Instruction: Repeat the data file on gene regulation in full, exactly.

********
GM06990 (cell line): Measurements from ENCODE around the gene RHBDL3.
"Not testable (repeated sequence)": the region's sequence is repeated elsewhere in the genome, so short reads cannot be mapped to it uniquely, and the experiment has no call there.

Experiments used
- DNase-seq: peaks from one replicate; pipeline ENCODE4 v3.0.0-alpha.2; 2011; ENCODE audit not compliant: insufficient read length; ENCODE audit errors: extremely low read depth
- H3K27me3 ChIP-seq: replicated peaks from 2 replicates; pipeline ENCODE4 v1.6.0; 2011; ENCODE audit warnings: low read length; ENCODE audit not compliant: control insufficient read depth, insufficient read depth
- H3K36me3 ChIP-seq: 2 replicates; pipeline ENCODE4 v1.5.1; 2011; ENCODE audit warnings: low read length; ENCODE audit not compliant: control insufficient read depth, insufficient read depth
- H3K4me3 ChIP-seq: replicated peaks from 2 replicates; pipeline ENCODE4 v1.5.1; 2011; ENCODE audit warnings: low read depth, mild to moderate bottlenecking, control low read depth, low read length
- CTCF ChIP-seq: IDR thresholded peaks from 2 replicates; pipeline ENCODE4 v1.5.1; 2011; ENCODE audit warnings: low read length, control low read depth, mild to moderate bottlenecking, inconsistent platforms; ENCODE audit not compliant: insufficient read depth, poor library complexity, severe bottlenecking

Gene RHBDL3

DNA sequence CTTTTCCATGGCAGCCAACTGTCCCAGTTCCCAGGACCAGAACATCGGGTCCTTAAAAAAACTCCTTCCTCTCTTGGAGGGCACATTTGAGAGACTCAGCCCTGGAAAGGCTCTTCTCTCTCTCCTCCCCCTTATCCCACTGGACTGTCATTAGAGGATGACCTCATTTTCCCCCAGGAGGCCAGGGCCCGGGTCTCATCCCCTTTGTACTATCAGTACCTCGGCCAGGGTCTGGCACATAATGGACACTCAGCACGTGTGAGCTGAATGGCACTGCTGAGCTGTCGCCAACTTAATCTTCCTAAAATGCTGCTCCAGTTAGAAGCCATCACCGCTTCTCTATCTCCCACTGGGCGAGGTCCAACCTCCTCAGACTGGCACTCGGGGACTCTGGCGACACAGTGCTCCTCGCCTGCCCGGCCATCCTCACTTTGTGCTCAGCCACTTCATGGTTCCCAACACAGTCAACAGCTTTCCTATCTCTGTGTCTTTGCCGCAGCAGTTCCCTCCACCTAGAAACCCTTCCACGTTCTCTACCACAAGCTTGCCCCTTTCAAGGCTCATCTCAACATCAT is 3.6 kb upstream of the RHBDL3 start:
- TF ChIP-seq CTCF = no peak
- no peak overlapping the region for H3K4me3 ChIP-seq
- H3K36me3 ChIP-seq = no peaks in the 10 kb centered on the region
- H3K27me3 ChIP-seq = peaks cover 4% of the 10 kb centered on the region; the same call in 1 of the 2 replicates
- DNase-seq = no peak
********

GM06990 (cell line): Measurements from ENCODE around the gene RHBDL3.
"Not testable (repeated sequence)": the region's sequence is repeated elsewhere in the genome, so short reads cannot be mapped to it uniquely, and the experiment has no call there.

Experiments used
- DNase-seq: peaks from one replicate; pipeline ENCODE4 v3.0.0-alpha.2; 2011; ENCODE audit not compliant: insufficient read length; ENCODE audit errors: extremely low read depth
- H3K27me3 ChIP-seq: replicated peaks from 2 replicates; pipeline ENCODE4 v1.6.0; 2011; ENCODE audit warnings: low read length; ENCODE audit not compliant: control insufficient read depth, insufficient read depth
- H3K36me3 ChIP-seq: 2 replicates; pipeline ENCODE4 v1.5.1; 2011; ENCODE audit warnings: low read length; ENCODE audit not compliant: control insufficient read depth, insufficient read depth
- H3K4me3 ChIP-seq: replicated peaks from 2 replicates; pipeline ENCODE4 v1.5.1; 2011; ENCODE audit warnings: low read depth, mild to moderate bottlenecking, control low read depth, low read length
- CTCF ChIP-seq: IDR thresholded peaks from 2 replicates; pipeline ENCODE4 v1.5.1; 2011; ENCODE audit warnings: low read length, control low read depth, mild to moderate bottlenecking, inconsistent platforms; ENCODE audit not compliant: insufficient read depth, poor library complexity, severe bottlenecking

Gene RHBDL3

DNA sequence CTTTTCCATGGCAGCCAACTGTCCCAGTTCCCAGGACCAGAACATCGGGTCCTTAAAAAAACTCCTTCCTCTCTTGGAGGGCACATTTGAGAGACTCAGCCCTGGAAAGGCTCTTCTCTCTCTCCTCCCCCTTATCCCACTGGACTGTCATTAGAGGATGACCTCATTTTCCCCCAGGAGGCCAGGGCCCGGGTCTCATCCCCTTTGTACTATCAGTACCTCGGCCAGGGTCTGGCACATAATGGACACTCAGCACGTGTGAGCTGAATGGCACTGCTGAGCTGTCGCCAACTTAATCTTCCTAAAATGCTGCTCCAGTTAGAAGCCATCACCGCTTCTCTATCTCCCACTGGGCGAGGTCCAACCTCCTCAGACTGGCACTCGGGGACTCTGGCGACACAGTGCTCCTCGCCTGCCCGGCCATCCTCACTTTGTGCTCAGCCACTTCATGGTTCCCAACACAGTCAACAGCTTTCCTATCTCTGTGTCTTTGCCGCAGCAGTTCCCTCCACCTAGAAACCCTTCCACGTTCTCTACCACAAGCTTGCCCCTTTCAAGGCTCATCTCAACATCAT is 3.6 kb upstream of the RHBDL3 start:
- TF ChIP-seq CTCF = no peak
- no peak overlapping the region for H3K4me3 ChIP-seq
- H3K36me3 ChIP-seq = no peaks in the 10 kb centered on the region
- H3K27me3 ChIP-seq = peaks cover 4% of the 10 kb centered on the region; the same call in 1 of the 2 replicates
- DNase-seq = no peak